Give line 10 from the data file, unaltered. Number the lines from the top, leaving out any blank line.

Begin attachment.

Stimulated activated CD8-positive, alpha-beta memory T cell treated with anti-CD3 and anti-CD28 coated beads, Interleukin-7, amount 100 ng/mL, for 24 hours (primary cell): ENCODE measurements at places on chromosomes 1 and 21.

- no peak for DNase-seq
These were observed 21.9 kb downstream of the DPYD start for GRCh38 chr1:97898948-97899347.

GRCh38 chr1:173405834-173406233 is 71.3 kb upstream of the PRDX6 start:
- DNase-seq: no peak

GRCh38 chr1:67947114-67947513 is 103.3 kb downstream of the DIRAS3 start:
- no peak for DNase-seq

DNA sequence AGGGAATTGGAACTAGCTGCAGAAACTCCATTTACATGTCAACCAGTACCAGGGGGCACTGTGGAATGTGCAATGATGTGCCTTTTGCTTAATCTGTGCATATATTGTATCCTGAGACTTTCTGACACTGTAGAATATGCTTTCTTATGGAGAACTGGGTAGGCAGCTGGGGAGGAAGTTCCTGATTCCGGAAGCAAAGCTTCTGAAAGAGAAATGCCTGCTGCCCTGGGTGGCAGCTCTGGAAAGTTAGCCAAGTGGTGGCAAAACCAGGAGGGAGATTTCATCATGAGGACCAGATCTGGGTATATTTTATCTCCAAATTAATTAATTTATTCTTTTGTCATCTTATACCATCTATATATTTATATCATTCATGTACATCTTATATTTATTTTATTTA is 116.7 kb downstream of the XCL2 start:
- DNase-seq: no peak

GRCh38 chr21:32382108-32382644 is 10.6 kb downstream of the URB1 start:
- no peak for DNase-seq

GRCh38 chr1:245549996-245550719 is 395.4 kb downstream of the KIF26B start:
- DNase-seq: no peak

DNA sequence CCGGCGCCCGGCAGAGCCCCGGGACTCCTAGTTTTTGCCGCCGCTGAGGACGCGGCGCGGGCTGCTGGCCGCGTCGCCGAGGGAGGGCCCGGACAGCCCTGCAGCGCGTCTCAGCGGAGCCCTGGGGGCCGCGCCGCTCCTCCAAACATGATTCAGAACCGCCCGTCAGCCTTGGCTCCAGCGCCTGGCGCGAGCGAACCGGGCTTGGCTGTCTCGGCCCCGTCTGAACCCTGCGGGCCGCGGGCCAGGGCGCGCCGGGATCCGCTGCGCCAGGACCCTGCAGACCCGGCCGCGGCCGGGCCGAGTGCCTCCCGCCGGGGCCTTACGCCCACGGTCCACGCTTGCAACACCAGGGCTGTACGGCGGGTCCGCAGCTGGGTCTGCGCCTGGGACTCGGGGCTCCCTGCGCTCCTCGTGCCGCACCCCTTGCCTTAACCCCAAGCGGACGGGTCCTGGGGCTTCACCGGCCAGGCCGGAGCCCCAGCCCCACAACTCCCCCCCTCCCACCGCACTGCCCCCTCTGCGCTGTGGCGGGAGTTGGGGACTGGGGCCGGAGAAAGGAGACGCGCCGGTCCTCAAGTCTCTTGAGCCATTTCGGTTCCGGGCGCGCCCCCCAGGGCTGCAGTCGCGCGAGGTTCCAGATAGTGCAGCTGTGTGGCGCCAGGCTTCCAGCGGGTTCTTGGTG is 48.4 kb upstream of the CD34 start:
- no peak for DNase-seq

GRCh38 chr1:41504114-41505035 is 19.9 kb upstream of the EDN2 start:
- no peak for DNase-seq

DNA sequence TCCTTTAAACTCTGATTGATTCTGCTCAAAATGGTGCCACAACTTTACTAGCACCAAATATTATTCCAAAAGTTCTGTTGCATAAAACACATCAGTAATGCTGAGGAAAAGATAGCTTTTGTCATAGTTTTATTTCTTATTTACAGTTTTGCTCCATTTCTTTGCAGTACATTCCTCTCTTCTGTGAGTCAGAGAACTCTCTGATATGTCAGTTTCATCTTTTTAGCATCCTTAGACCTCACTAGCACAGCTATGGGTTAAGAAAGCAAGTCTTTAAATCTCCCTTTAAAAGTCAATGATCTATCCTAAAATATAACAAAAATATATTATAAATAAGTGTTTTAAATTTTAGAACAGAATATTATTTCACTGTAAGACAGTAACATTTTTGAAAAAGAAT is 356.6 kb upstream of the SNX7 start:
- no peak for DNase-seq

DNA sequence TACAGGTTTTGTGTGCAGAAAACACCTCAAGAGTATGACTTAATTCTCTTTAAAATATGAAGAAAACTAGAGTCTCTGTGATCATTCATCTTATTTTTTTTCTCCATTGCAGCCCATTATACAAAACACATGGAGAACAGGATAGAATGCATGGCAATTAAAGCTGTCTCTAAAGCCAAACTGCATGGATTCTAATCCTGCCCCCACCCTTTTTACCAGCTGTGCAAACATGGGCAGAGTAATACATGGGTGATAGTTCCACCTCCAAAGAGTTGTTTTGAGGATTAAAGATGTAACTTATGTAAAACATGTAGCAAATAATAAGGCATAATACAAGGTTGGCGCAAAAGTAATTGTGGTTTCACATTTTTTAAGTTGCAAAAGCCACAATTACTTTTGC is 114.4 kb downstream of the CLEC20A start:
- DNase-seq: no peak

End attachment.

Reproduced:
GRCh38 chr21:32382108-32382644 is 10.6 kb downstream of the URB1 start: